While achieving proper balance may not always be easy, many of the trends of evangelicalism seem to violate many Biblical principles in their endeavor to remain “relevant”. There is no justification to change the message to make it more appealing to modern man; to speak only of the “positive” matters to be more “seeker-friendly” runs afoul of Galatians 1:6-9 and 2 Timothy 4:2. Likewise, to turn the assembly, which is designed to encourage Christians, into an entertainment service runs afoul of God’s intention for the assembly as established in 1 Corinthians 14:26 and Hebrews 10:24-25. It is difficult to see how the operation of various businesses integrates with the role of the church, which is to build itself up in love (Ephesians 4:16).
While such things may make perfect sense to modern Americans, do they make sense according to what God has revealed in the Bible? That must be our primary concern (Romans 12:1-2)!
Another prominent feature of much of evangelicalism is the high level of political involvement among evangelicals. While some level of political involvement was the norm for various denominations since Constantine, the growth and development of evangelicalism alongside the development of the American state led to a particular political ideology of American evangelicals that is otherwise unparalleled, as evidenced in the following quote by a prominent Evangelical:
America’s uniqueness is in the Christian consensus of the Founding Fathers, who penned documents guaranteeing religious and personal freedom for all. This nation was not founded by atheists, secularizers, or monarchists who thought the elite educated class should rule over the common people. America’s founding was based more on biblical principles than any other nation’s on Earth– and that’s the reason this country has been more blessed by God than any other nation in history12.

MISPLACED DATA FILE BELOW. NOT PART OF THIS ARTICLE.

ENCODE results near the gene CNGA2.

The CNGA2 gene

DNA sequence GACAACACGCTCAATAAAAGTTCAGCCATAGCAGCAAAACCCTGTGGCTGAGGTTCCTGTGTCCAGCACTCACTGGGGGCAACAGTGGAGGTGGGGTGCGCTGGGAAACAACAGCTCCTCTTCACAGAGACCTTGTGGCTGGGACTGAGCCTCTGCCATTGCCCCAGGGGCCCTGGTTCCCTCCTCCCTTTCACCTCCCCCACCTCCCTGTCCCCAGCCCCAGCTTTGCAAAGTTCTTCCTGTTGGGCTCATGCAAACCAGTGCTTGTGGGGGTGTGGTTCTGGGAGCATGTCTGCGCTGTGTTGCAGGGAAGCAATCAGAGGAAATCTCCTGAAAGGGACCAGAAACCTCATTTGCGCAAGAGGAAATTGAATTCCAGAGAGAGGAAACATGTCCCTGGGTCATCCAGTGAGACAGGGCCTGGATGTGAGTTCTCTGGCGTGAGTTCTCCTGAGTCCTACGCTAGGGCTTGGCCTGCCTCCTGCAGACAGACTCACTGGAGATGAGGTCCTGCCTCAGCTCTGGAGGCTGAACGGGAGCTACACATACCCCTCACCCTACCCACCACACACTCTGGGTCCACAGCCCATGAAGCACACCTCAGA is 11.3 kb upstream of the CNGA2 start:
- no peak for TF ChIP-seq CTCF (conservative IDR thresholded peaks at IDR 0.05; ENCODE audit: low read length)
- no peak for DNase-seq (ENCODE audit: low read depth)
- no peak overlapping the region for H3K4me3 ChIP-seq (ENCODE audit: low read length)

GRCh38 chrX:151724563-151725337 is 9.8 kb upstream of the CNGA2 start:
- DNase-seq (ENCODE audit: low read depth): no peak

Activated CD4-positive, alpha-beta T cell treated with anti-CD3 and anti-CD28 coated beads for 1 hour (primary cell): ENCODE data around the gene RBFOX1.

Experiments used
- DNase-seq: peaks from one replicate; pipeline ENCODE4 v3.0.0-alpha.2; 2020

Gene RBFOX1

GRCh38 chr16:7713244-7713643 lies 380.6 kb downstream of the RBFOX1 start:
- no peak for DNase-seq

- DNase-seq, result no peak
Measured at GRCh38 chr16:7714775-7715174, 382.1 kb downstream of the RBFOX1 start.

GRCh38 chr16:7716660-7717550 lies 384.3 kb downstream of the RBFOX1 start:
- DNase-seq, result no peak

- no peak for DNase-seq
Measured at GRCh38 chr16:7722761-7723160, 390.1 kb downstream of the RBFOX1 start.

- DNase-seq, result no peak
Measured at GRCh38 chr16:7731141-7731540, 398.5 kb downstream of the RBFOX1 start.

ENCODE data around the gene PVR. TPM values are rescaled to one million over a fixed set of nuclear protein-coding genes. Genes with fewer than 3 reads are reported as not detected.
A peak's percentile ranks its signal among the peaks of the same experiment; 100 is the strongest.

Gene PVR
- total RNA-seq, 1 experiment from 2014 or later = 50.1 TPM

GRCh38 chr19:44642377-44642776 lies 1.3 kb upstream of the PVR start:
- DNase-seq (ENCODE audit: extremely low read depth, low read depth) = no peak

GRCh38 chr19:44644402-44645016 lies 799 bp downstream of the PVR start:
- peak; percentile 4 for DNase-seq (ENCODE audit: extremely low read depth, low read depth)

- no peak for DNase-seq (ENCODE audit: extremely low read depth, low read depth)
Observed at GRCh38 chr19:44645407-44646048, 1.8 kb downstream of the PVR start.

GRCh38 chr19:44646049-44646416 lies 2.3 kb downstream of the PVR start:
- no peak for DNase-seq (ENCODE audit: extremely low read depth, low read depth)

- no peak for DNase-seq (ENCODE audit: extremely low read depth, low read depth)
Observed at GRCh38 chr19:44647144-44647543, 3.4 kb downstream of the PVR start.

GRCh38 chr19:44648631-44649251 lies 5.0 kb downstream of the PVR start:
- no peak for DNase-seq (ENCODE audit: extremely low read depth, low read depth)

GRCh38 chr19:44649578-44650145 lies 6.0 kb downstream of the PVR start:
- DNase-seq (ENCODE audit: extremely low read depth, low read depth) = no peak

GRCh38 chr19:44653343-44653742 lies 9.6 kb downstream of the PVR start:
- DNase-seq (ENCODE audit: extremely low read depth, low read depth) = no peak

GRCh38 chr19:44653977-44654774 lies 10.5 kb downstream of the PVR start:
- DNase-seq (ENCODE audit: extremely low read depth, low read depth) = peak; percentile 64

American evangelicalism and populist republicanism were ready allies, and there remains to this day an implicit view that America represents the new Israel, the new chosen land and chosen people of God. This sentiment has been exemplified in many social reform movements over the past two hundred years: evangelicals represented strong voices both for abolition and the promotion of Southern slavery, prohibition, and both sides of the mid-20th century civil rights movement. Since 1979 and the founding of the “Moral Majority,” evangelical Christians have often been enlisted to promote legislation of moral constraints, and other organizations have developed on the other side of the political spectrum advocating rights for the poor and dispossessed13. Underneath all of these sentiments remains a view that Christians and Christian churches have a responsibility to reform or legislate for society. Such a view makes sense in a world where Jesus will return to establish an earthly kingdom, or in a world where the division between the old and new covenants is not maintained sharply; however, are these expectations truly manifest in the New Testament?
The New Testament describes the relationship of Christians to the government in passages like Romans 13:1-7 and 1 Timothy 2:1-2:
Let every soul be in subjection to the higher powers: for there is no power but of God; and the powers that be are ordained of God. Therefore he that resisteth the power, withstandeth the ordinance of God: and they that withstand shall receive to themselves judgment. For rulers are not a terror to the good work, but to the evil. And wouldest thou have no fear of the power? do that which is good, and thou shalt have praise from the same: for he is a minister of God to thee for good. But if thou do that which is evil, be afraid; for he beareth not the sword in vain: for he is a minister of God, an avenger for wrath to him that doeth evil. Wherefore ye must needs be in subjection, not only because of the wrath, but also for conscience sake. For for this cause ye pay tribute also; for they are ministers of God’s service, attending continually upon this very thing. Render to all their dues: tribute to whom tribute is due; custom to whom custom; fear to whom fear; honour to whom honour.
I exhort therefore, first of all, that supplications, prayers, intercessions, thanksgivings, be made for all men; for kings and all that are in high place; that we may lead a tranquil and quiet life in all godliness and gravity.